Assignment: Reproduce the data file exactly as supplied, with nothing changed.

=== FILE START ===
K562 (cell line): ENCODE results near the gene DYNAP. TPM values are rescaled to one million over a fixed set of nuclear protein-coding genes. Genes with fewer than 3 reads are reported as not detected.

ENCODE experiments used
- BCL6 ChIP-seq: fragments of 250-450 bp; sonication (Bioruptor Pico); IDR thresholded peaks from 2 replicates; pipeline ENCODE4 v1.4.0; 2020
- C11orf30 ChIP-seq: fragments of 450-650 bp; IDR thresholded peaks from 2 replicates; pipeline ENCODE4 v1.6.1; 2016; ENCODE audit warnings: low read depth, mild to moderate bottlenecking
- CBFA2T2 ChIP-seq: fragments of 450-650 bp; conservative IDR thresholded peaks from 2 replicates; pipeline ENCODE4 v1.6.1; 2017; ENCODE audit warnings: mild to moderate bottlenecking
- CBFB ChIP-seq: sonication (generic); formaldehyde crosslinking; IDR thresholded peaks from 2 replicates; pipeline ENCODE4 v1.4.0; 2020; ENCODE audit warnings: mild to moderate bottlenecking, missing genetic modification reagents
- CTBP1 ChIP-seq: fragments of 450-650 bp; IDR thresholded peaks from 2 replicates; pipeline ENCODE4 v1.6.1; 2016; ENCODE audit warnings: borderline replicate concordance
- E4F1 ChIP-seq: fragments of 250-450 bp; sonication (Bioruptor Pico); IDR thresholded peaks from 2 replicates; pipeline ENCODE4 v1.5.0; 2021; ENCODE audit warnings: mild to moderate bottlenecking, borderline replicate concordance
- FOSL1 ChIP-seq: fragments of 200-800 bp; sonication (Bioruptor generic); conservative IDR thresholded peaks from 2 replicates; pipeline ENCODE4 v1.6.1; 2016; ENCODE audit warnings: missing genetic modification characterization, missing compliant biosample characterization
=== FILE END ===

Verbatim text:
K562 (cell line): ENCODE results near the gene DYNAP. TPM values are rescaled to one million over a fixed set of nuclear protein-coding genes. Genes with fewer than 3 reads are reported as not detected.

ENCODE experiments used
- BCL6 ChIP-seq: fragments of 250-450 bp; sonication (Bioruptor Pico); IDR thresholded peaks from 2 replicates; pipeline ENCODE4 v1.4.0; 2020
- C11orf30 ChIP-seq: fragments of 450-650 bp; IDR thresholded peaks from 2 replicates; pipeline ENCODE4 v1.6.1; 2016; ENCODE audit warnings: low read depth, mild to moderate bottlenecking
- CBFA2T2 ChIP-seq: fragments of 450-650 bp; conservative IDR thresholded peaks from 2 replicates; pipeline ENCODE4 v1.6.1; 2017; ENCODE audit warnings: mild to moderate bottlenecking
- CBFB ChIP-seq: sonication (generic); formaldehyde crosslinking; IDR thresholded peaks from 2 replicates; pipeline ENCODE4 v1.4.0; 2020; ENCODE audit warnings: mild to moderate bottlenecking, missing genetic modification reagents
- CTBP1 ChIP-seq: fragments of 450-650 bp; IDR thresholded peaks from 2 replicates; pipeline ENCODE4 v1.6.1; 2016; ENCODE audit warnings: borderline replicate concordance
- E4F1 ChIP-seq: fragments of 250-450 bp; sonication (Bioruptor Pico); IDR thresholded peaks from 2 replicates; pipeline ENCODE4 v1.5.0; 2021; ENCODE audit warnings: mild to moderate bottlenecking, borderline replicate concordance
- FOSL1 ChIP-seq: fragments of 200-800 bp; sonication (Bioruptor generic); conservative IDR thresholded peaks from 2 replicates; pipeline ENCODE4 v1.6.1; 2016; ENCODE audit warnings: missing genetic modification characterization, missing compliant biosample characterization